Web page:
There’s also the small matter of Danaher revolutionizing the sport with his many innovations. For starters, the straight-back attack system was developed by Danaher. Then the whole explosion in popularity of leg locks? That’s also down to Danaher. Before 2015, nobody was using leg locks. That was until Danaher introduced it to his team, who have since won everything in the sport utilizing leg locks.

More than anything, though, the results simply speak for themselves. Gordon Ryan is considered the greatest BJJ GOAT (Greatest Of All Time), Georges St-Pierre is a former two-weight UFC champion and widely regarded as the MMA GOAT, Giancarlo Bodoni is an ADCC gold medalist, Garry Tonon is an ADCC bronze medalist, Nicky Rodriguez is an ADCC silver medalist as a blue belt, Nicholas Meregali is an ADCC silver medalist, and Chris Weidman is a former UFC middleweight champion.

Those are just a few names, but the one thing they all have in common is that they’ve extensively worked under Danaher, further highlighting just how effective he is.

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What is the John Danaher Death Squad?

Danaher eventually formed a team of elite BJJ practitioners, including himself, Gordon Ryan, Garry Tonon, Nicky Ryan, Eddie Cummings, and Nicky Rodriguez, collectively known as the Danaher Death Squad. The name, coined by a former training partner, Ryan Quinn, on Reddit, has since become a widely recognized term in the BJJ community.

As aforementioned, what made this group unique was their effective utilization of Danaher’s leg locks. However, they eventually split in 2021 as Danaher, Gordon Ryan, Garry Tonon formed New Wave Jiu-Jitsu with the likes of Giancarlo Bodoni, Dan Manasoui, and Nicholas Meregali. The others consisting of Craig Jones, Nicky Ryan, Nick Rodriguez, and Ethan Crelinsten, meanwhile formed their own B-Team.

It’s not been stated what the exact reason for the split was. However, the prime reason is likely due to a clash of personalities and egos, and this was stated as such by Danaher. The team notably relocated from New York to Puerto Rico to circumvent COVID-19 training restrictions. That also meant spending every minute together as they not only trained together, but lived together in the same house. This ultimately led to tension, especially between the Ryan brothers.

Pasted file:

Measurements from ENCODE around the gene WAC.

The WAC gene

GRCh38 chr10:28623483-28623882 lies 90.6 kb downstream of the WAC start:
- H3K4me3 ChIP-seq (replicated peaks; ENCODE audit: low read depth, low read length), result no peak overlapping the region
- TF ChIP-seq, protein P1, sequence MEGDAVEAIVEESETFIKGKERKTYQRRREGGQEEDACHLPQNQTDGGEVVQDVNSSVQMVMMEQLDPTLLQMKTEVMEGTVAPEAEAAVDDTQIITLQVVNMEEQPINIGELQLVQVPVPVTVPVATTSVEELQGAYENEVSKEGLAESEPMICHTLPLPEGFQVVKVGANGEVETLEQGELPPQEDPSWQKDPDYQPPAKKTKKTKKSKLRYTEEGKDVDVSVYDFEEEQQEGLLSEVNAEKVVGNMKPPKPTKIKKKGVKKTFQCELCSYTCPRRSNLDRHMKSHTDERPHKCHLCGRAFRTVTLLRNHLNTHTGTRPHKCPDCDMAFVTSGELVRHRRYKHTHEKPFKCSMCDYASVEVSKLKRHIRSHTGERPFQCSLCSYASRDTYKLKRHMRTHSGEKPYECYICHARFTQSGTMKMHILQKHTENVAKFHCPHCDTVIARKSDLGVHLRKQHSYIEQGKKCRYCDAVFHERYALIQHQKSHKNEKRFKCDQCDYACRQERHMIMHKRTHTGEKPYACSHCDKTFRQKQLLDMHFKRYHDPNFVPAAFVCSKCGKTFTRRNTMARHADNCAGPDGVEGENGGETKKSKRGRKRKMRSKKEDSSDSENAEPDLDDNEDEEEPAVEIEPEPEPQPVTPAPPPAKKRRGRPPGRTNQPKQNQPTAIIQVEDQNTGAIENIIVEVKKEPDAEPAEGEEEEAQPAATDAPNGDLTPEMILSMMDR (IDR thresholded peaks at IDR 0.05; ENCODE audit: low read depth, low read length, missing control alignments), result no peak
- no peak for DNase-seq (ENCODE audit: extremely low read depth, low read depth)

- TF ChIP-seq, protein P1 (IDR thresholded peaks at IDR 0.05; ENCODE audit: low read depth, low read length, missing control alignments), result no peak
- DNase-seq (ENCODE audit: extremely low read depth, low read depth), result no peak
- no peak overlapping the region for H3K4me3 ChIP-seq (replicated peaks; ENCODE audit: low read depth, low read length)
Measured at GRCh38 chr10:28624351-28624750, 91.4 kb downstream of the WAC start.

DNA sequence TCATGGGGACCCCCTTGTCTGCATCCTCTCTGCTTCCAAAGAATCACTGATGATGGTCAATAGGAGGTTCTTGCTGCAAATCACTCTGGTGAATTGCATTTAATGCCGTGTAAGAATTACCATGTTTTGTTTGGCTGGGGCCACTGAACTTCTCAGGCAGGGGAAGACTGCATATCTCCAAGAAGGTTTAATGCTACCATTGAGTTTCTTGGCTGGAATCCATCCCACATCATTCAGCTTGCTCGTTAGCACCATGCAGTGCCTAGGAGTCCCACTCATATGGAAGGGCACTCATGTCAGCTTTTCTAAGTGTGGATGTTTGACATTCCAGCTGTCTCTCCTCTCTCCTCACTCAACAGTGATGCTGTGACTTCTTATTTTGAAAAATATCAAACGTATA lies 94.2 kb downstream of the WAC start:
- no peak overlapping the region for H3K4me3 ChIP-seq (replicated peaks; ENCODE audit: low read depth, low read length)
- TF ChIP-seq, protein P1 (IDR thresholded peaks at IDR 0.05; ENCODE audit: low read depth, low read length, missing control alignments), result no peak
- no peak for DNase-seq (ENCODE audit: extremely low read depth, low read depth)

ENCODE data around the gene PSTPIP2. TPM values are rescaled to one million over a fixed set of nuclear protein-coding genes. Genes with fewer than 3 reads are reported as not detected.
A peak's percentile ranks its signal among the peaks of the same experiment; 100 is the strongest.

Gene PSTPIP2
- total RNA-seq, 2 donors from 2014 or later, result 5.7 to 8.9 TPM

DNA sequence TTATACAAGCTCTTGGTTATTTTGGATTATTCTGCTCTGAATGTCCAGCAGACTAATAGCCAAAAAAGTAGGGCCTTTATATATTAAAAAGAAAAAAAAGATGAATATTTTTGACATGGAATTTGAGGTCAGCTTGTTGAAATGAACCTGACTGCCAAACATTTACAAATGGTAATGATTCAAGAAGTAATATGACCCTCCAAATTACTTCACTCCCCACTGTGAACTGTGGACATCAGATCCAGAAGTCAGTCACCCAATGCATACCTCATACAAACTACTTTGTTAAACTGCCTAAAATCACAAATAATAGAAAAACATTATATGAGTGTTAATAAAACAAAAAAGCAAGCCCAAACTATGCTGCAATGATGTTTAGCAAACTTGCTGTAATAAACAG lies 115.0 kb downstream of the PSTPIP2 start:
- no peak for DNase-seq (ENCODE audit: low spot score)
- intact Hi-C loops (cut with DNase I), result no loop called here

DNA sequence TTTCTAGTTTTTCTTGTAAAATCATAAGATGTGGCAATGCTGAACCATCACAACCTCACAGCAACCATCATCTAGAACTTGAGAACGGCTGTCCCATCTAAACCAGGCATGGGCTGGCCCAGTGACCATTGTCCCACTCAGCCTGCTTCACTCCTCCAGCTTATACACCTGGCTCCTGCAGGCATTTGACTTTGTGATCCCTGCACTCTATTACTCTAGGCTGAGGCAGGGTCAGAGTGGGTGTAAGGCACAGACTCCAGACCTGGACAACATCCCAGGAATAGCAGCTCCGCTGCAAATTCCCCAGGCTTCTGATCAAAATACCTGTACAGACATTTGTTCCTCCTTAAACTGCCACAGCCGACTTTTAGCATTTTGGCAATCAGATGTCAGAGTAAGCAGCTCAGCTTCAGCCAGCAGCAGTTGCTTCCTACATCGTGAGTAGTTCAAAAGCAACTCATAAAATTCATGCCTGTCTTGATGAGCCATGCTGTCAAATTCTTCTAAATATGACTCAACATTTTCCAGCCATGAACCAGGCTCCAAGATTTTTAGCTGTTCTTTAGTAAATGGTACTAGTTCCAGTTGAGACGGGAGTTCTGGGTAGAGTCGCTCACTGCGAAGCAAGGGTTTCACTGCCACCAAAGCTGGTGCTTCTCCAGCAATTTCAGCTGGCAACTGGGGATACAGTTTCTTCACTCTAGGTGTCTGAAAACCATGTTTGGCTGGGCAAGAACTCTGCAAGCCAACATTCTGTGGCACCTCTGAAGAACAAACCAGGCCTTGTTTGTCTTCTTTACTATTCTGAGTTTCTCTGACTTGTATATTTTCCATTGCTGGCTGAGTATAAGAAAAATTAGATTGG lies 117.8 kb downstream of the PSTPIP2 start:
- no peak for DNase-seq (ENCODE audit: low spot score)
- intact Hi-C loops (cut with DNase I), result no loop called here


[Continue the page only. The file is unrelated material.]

In the following excerpts, John Danaher describes the tension that led to the breakup of the Death Squad.

“Not only was it a team breakup, but it was a family breakup, which is much more serious,” Danaher said in a podcast. “I do believe that in time even the most intense family breakups can be reconciled and I also believe that once dialogue begins people will remember just how easy it is for us to get along and how tight we were for so many years. It’s so easy to let a minute of anger destroy 10 years of friendship.

“With everyone living in very close proximity to each other, any tensions got magnified because there was no relief from them… In particular, there was a family tension between two brothers which magnified over time. As time went by these tensions started increasing. It came to a point where it was difficult for them to be even in the training room together.”

Lex Fridman podcast interview with John Danaher
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Does John Danaher teach BJJ to everyone?

It appears Danaher regularly teaches classes at Renzo Gracie’s gym in Austin, Texas. If you’re interested in learning from the renowned BJJ coach, book a class on a day when he’s scheduled to teach. Contact Renzo Gracie School in Austin for more details.

Of course, not everyone can go to Austin, so the next best option is to purchase one of Danaher’s many instructionals. These DVDs, which also serve as a major source of income for BJJ teachers, will help you learn and improve your game, whether it’s with back attacks, guard passing, drills, submissions, or just basic fundamentals.

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Does John Danaher teach no-gi only?

As per the schedule at Renzo Gracie’s gym, Danaher does exclusively teach no-gi in Austin, Texas. However, he used to teach both gi and no-gi in the blue basement in New York. Sometimes, he would even do both at the same time in classes with over 100 students.

It’s also interesting to note that he trained Nicholas Meregali in the gi for the IBJJF World Championships in 2022. Meregali ended up winning gold in the open weight while becoming a silver medalist in his own weight class.

Conclusion: Why John Danaher is the greatest BJJ coach

In conclusion, John Danaher is a true legend in the world of mixed martial arts and Brazilian jiu-jitsu. As a sixth-degree black belt with a reputation as one of the best instructors of all time, he has taught some of the biggest talents in combat sports.

He is extremely dedicated to his craft, while his analytical thinking and innovative teaching methods and systems set him apart from other grappling coaches. With his deep understanding of the sport and his ability to translate his teachings to anyone, it is no surprise that for many, John Danaher is easily the greatest BJJ coach of all time. Perhaps Abert Eienstein’s quote perfectly sums up why Coach Danaher is so good at teaching jiu-jitsu.

“If you can’t explain it to a six year old, you don’t understand it yourself.”

Albert Einstein